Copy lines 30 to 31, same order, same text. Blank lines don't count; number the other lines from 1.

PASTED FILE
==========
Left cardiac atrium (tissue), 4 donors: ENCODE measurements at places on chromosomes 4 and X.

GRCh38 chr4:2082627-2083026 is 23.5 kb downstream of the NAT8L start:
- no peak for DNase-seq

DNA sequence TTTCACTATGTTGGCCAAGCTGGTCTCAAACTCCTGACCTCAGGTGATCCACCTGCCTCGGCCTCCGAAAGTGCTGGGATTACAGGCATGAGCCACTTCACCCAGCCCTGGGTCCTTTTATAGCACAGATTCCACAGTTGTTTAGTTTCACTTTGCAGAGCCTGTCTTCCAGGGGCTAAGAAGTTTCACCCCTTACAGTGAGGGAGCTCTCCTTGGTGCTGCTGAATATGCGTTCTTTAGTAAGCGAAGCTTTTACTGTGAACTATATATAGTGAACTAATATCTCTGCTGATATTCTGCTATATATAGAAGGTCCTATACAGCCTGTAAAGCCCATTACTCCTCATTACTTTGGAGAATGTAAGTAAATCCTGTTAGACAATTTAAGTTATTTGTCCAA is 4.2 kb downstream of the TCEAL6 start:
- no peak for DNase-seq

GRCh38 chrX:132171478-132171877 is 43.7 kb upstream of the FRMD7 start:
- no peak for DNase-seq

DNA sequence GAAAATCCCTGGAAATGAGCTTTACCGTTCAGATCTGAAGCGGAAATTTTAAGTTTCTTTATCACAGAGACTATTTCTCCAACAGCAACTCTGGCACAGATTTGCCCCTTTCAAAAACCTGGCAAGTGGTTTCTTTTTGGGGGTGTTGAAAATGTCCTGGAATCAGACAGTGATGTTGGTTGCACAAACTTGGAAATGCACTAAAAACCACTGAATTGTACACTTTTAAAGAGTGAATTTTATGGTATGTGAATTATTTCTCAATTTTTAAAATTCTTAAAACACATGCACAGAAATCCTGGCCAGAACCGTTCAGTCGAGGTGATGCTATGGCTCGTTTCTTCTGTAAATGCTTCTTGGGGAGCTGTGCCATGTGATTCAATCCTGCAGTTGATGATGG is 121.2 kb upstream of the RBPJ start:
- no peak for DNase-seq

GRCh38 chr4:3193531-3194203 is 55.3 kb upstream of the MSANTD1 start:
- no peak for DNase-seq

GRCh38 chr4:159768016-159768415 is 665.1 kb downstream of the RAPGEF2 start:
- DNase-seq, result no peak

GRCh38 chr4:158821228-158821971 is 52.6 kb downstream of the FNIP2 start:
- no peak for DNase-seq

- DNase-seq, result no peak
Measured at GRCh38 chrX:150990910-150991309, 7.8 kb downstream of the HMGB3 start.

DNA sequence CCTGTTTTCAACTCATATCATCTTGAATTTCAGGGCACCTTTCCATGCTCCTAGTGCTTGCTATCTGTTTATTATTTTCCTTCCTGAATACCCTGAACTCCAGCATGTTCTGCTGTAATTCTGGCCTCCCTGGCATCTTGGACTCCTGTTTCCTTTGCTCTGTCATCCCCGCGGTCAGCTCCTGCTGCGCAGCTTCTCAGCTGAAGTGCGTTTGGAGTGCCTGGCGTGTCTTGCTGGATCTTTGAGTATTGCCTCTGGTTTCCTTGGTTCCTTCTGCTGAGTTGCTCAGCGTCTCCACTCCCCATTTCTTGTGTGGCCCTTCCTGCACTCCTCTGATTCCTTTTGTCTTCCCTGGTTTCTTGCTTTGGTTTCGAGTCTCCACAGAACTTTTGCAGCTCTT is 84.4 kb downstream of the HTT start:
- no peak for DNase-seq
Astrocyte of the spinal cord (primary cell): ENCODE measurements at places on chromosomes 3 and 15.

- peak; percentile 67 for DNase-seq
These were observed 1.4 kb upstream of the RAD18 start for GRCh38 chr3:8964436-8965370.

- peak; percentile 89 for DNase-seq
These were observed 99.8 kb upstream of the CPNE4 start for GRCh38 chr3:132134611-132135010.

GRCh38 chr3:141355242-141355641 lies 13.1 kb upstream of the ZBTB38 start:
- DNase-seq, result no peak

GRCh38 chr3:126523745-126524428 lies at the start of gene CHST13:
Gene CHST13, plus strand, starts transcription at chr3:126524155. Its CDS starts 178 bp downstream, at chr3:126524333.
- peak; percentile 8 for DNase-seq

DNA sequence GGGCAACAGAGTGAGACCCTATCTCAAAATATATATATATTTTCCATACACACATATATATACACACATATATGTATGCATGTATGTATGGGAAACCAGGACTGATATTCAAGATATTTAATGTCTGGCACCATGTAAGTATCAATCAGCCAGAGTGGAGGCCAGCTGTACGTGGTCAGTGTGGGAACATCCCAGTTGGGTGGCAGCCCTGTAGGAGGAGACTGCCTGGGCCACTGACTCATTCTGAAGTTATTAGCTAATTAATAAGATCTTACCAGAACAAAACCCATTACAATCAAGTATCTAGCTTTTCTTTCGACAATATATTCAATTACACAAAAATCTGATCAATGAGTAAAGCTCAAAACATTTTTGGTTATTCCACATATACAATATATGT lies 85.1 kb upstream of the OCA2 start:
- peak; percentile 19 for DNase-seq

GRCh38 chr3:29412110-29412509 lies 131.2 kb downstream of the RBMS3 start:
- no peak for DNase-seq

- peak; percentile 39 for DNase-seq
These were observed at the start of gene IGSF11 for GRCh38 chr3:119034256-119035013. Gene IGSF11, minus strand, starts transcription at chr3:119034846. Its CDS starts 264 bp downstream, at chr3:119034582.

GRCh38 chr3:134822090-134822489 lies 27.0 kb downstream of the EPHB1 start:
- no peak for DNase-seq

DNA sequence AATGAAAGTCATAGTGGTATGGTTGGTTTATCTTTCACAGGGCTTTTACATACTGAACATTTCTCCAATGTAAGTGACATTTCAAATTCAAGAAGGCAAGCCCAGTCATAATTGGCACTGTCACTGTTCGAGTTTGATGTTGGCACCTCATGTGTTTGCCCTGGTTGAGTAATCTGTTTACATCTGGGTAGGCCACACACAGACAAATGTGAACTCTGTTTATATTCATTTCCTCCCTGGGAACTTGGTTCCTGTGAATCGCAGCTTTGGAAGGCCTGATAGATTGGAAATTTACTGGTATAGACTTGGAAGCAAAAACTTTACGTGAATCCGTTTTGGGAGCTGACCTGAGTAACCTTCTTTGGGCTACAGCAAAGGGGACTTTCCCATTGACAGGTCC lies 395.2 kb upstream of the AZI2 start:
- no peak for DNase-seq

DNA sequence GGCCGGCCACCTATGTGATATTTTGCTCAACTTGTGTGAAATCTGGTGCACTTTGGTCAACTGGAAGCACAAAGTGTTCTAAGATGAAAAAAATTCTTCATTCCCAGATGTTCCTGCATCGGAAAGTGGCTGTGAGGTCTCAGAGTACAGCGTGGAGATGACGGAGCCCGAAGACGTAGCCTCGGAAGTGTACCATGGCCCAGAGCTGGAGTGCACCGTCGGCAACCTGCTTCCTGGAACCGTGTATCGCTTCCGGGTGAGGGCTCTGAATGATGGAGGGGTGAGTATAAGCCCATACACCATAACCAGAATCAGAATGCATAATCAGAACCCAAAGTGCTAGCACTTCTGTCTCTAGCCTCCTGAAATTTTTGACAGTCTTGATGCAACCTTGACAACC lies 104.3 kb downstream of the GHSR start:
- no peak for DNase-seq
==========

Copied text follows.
DNA sequence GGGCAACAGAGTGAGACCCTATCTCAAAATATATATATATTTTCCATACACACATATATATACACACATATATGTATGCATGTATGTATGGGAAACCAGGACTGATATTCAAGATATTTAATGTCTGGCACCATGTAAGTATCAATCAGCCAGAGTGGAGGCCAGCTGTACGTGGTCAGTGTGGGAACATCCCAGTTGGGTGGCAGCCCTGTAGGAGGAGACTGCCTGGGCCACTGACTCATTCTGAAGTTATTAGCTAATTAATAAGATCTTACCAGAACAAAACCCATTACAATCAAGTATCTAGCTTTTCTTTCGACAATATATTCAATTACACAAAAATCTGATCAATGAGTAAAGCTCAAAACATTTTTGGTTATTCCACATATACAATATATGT lies 85.1 kb upstream of the OCA2 start:
- peak; percentile 19 for DNase-seq